Sebald, who is fifty-four, speaks with a pronounced German accent, but his English, after nearly three decades, is sophisticated and precise. (How many native English speakers know how to use the word apodictic in a casually tossed-off sentence?) With his thinning mane of white hair, rimless glasses and bushy mustache, he resembles the Frankfurt theorist Walter Benjamin. On this late winter day he's dressed in nondescript corduroys and a bulky sweater; only the mustache and the cigarette he's smoking in a holder give off a hint of his Continental origins. He introduces himself by his nickname - Max.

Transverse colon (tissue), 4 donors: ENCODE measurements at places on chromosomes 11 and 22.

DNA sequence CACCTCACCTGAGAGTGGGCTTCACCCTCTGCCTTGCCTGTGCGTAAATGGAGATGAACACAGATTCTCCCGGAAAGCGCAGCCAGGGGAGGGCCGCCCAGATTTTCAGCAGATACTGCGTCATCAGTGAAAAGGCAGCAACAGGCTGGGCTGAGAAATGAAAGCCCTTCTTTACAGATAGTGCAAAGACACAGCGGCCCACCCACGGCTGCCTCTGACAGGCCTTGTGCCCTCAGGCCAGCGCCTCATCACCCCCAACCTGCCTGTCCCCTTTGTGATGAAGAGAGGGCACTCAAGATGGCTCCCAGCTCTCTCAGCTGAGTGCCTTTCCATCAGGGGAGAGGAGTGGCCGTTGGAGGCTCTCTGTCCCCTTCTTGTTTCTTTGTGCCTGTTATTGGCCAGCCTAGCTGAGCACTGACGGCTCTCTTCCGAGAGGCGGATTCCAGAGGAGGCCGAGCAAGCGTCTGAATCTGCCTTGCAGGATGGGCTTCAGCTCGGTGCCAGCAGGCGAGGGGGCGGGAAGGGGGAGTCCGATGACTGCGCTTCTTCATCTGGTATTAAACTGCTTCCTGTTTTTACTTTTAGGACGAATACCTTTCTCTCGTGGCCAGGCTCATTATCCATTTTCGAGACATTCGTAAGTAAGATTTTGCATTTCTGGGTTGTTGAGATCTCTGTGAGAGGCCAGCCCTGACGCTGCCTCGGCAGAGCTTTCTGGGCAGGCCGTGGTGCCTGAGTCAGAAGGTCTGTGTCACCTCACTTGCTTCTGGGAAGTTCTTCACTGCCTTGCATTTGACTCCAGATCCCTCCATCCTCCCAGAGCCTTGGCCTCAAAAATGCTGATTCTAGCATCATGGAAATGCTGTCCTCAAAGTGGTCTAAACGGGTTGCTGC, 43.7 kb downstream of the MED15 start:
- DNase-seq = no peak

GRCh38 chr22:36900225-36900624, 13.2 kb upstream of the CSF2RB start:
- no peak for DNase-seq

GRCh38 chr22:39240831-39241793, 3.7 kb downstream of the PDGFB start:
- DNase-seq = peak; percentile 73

Sebald's books elude easy classification. Are they fiction or nonfiction? History or a Borgesian fabrication built upon fact? His publisher, hedging, has resorted to the dual category of fiction-literature. "It's hard on publishers," he concedes. "You have to make sure it doesn't get in the travel section." When I try to pin him down, he becomes slyly evasive. "Facts are troublesome. The idea is to make it seem factual, though some of it might be invented." In the end, truth as a historian or biographer understands the term is irrelevant to him. "I just want to write decent prose. Whatever it is-biographical, autobiographical, topographical-doesn't matter. I have an aversion to the standard novel: `She said, and walked across the room'-there's something trite about it. You can feel the wheels turning."